Sciencebeta posts research news in neuroscience, psychology and health sciences. I like to keep current on these topics, but if you’re following along, that’s great too.
This website carries no advertising, has no direct funding from grants, government organizations, pharmaceutical companies, other big businesses, universities, or foundations.
You might be wondering why this website looks so plain. It was designed be fast-loading, and for distraction-free reading. Another reason is that I want to contribute to a more sustainable web.
The Internet does use a lot of electricity. Producing electricity, for the most part, involves burning fossil fuels- in turn that means that the Internet’s carbon footprint may have already eclipsed global air travel.
One website, of course, can’t make much of a difference. Still, it’s a start, and I feel better about creating webpages now that I have a lower carbon footprint than 90% of all sites.
Here is a screenshot detailing the energy consumption of viewing a typical page on this site as measured by Website Carbon – a calculator that tells you how big the carbon footprint of a website is:
If you look at the very bottom of the screen there, you will notice the site is running on “bog standard electricity.” My next back-end project here will be to move the site onto a hosting provider that is powered by a renewable energy source, such as Google Cloud, which has been 100% renewable energy since 2017, or Amazon Web Services, which as of this writing, is about 50% renewable and climbing.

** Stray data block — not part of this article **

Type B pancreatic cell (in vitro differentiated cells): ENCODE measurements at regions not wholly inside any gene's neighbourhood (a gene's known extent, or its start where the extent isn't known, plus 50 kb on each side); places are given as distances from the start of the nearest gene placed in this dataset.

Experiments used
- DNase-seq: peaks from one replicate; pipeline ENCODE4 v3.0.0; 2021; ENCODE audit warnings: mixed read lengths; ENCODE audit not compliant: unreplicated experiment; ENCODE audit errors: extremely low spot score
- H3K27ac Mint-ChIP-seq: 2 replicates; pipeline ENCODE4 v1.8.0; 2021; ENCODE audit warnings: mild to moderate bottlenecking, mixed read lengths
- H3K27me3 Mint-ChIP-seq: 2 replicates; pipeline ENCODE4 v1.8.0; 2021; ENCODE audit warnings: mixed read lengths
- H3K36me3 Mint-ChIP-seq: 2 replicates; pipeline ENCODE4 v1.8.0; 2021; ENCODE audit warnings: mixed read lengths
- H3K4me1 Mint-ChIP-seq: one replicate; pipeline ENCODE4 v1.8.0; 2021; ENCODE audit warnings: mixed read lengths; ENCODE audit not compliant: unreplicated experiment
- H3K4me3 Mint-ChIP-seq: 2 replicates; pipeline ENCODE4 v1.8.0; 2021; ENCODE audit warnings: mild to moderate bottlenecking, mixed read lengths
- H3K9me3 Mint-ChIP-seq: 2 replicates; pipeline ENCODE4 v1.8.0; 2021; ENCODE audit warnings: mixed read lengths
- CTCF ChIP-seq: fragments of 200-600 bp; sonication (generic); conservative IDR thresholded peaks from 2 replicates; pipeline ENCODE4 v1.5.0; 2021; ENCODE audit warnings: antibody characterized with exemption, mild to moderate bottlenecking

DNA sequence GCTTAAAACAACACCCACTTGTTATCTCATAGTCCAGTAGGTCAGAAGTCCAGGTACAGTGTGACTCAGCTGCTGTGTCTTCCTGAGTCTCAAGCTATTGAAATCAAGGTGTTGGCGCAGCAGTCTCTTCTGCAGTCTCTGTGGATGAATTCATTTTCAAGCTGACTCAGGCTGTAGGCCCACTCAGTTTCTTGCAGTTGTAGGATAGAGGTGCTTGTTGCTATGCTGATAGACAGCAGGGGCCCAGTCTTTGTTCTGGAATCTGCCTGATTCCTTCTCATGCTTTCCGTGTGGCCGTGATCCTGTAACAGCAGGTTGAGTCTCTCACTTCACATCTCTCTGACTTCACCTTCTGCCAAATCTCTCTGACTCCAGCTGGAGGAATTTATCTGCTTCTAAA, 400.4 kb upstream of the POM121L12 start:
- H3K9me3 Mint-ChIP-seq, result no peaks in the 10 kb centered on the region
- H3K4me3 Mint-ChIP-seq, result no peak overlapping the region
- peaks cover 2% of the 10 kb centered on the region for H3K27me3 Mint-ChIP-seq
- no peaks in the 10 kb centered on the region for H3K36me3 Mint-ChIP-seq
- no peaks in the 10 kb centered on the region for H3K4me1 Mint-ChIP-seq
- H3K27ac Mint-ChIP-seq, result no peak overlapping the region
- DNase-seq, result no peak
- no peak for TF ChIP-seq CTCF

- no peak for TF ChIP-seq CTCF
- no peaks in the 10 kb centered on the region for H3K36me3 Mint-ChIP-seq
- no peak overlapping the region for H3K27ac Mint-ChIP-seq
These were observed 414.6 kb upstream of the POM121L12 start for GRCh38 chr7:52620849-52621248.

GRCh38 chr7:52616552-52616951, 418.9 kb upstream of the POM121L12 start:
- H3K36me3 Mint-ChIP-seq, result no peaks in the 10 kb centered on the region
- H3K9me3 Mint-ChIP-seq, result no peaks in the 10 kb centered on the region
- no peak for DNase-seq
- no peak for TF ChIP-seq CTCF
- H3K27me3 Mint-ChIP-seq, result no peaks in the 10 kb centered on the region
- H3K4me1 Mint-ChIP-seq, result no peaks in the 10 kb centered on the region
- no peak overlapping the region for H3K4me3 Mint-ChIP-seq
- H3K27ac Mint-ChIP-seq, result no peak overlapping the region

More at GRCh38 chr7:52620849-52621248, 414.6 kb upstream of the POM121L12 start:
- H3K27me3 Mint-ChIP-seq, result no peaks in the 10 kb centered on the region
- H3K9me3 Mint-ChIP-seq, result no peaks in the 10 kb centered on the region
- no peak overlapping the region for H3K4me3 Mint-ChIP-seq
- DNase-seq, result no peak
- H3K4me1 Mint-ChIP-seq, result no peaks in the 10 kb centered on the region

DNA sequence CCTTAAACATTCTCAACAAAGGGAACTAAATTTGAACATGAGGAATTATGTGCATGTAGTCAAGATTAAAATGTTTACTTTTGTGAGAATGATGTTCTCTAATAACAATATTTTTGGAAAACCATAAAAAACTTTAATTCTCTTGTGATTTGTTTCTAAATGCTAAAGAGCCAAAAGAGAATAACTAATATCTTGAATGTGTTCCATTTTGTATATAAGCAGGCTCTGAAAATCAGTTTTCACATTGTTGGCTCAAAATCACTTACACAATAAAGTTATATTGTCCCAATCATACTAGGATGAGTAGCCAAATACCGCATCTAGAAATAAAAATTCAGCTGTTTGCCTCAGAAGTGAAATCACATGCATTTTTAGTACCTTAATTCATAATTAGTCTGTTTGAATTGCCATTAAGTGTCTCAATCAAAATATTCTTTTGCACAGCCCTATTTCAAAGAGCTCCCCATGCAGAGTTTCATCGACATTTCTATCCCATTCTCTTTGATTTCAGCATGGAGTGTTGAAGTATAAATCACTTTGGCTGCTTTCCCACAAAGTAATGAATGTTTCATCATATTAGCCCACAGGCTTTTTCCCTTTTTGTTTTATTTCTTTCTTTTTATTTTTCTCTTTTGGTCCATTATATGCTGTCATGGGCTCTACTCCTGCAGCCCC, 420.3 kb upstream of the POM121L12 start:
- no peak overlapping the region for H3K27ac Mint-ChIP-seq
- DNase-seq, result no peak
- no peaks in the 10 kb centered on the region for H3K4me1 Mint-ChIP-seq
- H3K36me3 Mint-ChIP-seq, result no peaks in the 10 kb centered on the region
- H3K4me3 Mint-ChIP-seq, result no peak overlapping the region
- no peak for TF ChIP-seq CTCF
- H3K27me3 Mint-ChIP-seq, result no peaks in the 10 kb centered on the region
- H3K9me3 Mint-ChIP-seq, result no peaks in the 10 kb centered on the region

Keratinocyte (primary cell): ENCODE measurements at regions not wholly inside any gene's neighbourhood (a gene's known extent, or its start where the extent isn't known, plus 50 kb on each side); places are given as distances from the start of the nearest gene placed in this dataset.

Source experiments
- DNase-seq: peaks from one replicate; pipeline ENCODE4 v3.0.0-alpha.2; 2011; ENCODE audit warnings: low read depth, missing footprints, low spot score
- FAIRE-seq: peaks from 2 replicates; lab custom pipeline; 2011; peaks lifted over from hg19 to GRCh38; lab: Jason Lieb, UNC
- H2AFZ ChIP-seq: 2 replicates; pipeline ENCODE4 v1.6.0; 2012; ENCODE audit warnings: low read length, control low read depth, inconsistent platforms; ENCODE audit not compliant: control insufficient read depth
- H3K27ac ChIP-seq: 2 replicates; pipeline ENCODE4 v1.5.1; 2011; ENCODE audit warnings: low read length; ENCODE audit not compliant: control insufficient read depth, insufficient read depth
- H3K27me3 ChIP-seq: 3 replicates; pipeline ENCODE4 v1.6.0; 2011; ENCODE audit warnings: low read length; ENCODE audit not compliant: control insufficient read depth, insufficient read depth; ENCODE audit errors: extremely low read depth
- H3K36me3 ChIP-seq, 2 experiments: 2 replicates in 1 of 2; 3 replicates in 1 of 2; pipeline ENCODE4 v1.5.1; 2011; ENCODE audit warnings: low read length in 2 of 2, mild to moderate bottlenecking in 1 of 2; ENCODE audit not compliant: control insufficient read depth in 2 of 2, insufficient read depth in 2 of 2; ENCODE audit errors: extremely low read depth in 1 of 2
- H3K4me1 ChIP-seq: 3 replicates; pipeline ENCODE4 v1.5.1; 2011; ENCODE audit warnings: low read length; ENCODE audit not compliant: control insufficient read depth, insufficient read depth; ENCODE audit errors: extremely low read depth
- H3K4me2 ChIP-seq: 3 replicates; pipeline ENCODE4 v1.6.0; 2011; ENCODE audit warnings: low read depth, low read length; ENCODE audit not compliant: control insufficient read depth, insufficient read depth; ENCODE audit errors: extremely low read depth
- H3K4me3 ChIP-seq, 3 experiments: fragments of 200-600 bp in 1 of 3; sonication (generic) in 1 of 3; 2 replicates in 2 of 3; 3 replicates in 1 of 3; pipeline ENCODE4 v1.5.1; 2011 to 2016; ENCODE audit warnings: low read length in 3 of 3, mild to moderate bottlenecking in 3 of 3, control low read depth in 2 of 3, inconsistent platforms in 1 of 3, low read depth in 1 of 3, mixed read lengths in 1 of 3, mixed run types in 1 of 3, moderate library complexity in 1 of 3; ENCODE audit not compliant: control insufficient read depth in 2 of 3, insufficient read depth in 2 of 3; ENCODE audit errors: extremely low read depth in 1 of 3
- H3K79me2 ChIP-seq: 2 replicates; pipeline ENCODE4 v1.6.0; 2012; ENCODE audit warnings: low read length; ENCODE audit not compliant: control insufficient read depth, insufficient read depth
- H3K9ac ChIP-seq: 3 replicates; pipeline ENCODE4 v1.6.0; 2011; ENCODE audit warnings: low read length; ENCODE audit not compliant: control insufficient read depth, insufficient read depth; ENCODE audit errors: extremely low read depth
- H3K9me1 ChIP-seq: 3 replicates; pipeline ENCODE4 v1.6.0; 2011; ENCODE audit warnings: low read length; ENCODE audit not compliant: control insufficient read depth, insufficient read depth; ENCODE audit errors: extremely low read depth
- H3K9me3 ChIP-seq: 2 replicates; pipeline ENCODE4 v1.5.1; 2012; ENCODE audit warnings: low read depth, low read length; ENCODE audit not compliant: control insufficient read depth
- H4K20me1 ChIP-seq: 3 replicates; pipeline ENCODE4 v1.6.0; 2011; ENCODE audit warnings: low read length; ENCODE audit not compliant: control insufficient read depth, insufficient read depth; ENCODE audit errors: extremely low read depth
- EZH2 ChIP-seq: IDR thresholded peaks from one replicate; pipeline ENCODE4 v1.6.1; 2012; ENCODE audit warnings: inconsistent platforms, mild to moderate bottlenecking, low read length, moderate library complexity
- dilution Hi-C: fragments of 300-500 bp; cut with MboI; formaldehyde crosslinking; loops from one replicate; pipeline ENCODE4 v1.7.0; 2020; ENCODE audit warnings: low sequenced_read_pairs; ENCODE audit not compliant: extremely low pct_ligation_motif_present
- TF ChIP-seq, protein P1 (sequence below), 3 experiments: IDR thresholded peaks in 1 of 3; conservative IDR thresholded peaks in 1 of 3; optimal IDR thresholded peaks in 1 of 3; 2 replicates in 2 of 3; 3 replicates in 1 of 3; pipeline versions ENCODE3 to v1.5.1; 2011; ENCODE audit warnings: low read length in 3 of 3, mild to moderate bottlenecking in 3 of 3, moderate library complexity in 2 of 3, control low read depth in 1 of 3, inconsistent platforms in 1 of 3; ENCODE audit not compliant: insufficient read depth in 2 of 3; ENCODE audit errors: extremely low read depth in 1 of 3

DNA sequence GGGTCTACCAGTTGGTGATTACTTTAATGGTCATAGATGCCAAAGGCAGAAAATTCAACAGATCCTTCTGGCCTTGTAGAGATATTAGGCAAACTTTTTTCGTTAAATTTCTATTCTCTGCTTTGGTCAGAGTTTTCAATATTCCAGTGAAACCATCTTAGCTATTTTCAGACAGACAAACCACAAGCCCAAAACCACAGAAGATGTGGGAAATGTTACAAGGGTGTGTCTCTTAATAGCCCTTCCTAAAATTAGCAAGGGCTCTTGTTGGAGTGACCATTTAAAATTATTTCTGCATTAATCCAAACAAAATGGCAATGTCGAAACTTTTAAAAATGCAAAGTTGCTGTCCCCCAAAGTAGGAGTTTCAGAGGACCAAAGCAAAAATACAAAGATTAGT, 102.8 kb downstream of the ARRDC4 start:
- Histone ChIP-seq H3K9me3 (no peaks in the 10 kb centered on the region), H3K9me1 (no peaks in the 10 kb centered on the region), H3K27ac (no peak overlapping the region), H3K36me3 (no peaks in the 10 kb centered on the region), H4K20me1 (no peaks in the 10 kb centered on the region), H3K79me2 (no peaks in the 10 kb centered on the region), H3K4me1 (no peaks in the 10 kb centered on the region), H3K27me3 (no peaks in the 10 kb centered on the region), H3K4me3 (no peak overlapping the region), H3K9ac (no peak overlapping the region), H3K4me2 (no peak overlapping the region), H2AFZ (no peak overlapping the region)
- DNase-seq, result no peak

Note: Content on this website is for information only. It is not intended to provide medical or other professional advice.
 A small portion of the articles do contain Amazon affiliate links. Sciencebeta.com is a participant in the Amazon Services LLC Associates Program, an affiliate advertising program designed to provide a means for sites to earn advertising fees by advertising and linking to Amazon.com.
 Benchmarking a couple of other science news websites, Medicalxpress.com has produces 3.79 g of CO2 per page view, ScienceDaily 1.35 g, ScientificAmerican.com 3.90 g, and QuantaMagazine.org 6.67g. (Over a year, with 10,000 monthly page views, QuantaMagazine.org produces 801kg of CO2 equivalent, the same weight as 5 sumo wrestlers and as much CO2 as boiling water for 108,470 cups of tea, according to WebsiteCarbon.com)